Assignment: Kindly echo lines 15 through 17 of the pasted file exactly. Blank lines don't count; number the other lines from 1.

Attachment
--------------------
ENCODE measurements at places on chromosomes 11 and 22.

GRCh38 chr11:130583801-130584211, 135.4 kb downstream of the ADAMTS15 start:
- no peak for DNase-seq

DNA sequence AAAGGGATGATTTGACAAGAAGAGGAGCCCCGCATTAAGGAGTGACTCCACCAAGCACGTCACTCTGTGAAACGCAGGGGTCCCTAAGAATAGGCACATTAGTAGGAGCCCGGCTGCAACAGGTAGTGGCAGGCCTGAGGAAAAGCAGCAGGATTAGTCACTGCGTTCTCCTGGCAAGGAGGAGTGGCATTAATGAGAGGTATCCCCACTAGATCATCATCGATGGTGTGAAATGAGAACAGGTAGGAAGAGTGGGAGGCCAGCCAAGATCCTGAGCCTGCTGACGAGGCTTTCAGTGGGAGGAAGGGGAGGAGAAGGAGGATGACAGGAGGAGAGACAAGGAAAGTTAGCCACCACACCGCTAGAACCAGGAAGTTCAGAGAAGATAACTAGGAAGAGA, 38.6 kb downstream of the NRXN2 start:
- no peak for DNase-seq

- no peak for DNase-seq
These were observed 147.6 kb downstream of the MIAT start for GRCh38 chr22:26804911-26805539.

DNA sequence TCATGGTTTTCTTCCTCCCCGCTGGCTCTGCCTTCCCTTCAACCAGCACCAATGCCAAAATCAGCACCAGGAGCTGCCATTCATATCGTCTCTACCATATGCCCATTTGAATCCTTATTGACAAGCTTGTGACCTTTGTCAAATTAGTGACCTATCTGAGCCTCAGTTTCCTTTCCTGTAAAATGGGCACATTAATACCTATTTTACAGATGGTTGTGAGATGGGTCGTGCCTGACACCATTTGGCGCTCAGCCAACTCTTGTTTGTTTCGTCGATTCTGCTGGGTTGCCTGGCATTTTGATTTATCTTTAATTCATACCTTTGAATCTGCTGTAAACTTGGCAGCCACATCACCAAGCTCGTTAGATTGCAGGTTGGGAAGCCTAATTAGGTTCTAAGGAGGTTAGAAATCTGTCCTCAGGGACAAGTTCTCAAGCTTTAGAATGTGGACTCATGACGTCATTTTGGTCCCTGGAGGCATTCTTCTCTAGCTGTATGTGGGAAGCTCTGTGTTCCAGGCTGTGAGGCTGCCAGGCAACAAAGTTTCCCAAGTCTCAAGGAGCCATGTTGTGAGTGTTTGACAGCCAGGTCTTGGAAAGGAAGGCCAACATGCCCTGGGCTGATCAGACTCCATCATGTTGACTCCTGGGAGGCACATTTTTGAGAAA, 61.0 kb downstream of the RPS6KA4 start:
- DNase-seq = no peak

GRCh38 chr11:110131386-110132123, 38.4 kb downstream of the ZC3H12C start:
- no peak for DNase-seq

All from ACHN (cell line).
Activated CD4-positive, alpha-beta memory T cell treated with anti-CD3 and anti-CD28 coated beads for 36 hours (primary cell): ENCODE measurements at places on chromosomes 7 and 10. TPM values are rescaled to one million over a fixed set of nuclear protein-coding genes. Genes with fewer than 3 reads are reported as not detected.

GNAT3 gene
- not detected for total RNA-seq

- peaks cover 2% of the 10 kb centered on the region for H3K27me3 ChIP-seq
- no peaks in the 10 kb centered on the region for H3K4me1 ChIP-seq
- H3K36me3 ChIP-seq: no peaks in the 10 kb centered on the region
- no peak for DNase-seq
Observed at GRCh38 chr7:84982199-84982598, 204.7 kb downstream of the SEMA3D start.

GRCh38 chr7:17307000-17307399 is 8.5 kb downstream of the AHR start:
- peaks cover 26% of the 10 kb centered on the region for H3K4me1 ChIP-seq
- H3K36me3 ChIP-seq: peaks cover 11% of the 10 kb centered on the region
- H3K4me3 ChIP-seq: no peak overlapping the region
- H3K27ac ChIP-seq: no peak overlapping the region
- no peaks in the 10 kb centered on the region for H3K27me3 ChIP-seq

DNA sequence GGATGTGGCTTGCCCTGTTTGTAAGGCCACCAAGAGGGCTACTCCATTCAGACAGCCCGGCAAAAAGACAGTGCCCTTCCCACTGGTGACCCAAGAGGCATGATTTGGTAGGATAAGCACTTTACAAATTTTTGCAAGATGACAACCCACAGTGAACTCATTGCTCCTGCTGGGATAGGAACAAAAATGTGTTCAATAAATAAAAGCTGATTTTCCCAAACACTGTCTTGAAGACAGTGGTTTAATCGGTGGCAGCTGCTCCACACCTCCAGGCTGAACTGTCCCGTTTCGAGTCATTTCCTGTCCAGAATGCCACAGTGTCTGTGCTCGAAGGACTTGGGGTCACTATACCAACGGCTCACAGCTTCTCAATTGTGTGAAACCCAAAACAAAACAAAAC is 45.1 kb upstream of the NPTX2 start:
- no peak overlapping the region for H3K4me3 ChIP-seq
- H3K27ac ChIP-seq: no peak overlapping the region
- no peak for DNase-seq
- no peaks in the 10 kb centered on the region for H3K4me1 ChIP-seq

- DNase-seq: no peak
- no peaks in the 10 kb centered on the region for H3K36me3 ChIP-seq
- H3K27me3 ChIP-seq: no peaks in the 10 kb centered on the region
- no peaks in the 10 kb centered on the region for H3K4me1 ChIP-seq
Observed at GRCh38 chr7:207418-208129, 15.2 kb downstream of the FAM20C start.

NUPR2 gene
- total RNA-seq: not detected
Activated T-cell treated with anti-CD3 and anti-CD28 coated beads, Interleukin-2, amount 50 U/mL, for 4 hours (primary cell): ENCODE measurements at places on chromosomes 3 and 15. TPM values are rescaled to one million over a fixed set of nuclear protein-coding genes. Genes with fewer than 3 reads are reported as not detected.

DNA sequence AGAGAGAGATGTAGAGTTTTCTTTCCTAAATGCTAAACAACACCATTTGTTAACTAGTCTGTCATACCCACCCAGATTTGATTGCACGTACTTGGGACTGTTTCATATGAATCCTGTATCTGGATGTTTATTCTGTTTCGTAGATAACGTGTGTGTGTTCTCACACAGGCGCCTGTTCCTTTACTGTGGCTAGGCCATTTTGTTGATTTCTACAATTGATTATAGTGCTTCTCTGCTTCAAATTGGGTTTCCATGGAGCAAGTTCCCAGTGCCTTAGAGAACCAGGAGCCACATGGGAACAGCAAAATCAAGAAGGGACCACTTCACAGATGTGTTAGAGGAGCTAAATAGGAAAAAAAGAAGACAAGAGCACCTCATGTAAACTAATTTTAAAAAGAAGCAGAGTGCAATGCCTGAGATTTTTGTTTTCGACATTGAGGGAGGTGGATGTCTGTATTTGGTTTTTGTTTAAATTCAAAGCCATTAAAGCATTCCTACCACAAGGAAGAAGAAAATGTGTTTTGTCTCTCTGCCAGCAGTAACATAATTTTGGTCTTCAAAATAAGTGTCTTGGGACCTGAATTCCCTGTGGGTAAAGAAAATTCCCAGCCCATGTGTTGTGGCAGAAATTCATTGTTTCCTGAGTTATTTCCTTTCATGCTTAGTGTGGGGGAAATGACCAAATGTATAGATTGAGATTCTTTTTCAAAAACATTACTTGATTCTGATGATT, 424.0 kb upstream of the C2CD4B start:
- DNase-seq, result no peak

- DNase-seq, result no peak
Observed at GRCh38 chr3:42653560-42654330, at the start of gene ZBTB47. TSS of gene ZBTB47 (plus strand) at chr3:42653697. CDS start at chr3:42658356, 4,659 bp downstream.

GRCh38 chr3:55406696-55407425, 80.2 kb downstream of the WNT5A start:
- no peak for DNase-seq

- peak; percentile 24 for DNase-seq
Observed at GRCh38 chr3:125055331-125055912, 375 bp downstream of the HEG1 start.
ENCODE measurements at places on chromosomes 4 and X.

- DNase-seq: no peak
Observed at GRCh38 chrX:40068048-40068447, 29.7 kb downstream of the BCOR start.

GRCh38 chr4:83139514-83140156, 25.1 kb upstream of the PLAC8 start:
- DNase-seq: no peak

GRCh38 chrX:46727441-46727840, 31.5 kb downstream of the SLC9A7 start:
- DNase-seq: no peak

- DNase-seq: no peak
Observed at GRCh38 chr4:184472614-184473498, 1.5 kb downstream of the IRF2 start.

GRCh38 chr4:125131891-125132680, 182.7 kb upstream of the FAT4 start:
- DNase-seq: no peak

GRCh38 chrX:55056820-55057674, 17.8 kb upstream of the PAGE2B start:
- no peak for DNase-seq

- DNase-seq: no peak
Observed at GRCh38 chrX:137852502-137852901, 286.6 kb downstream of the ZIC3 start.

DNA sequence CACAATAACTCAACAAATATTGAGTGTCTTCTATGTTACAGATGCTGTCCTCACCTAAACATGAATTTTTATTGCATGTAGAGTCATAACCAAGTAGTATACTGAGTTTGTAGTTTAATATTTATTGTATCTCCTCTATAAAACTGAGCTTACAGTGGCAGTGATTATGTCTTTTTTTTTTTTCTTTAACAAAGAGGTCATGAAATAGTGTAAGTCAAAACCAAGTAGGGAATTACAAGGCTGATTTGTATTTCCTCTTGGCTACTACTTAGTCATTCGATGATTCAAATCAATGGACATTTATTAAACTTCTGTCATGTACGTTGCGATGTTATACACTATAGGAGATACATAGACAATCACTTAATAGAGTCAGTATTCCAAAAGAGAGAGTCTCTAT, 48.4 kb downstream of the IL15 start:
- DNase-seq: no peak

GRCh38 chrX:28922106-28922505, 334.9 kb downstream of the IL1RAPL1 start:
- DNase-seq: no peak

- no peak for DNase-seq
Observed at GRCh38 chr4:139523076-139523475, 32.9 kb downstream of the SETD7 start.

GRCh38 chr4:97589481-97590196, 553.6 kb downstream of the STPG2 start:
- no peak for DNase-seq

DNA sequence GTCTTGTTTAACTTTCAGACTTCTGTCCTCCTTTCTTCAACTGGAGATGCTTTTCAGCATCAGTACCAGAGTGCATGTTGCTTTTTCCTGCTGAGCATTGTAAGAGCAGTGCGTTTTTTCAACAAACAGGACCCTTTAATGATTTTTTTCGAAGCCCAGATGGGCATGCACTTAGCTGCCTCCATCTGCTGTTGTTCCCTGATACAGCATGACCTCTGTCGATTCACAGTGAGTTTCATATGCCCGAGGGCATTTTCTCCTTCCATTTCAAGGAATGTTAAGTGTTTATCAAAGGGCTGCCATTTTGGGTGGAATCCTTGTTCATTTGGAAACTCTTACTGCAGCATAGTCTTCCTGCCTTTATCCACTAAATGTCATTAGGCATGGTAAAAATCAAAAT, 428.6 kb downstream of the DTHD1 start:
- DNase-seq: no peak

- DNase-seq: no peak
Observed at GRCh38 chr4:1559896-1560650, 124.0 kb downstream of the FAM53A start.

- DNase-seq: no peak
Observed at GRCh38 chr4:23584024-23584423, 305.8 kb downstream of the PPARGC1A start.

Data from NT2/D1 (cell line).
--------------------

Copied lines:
- not detected for total RNA-seq

- peaks cover 2% of the 10 kb centered on the region for H3K27me3 ChIP-seq
- no peaks in the 10 kb centered on the region for H3K4me1 ChIP-seq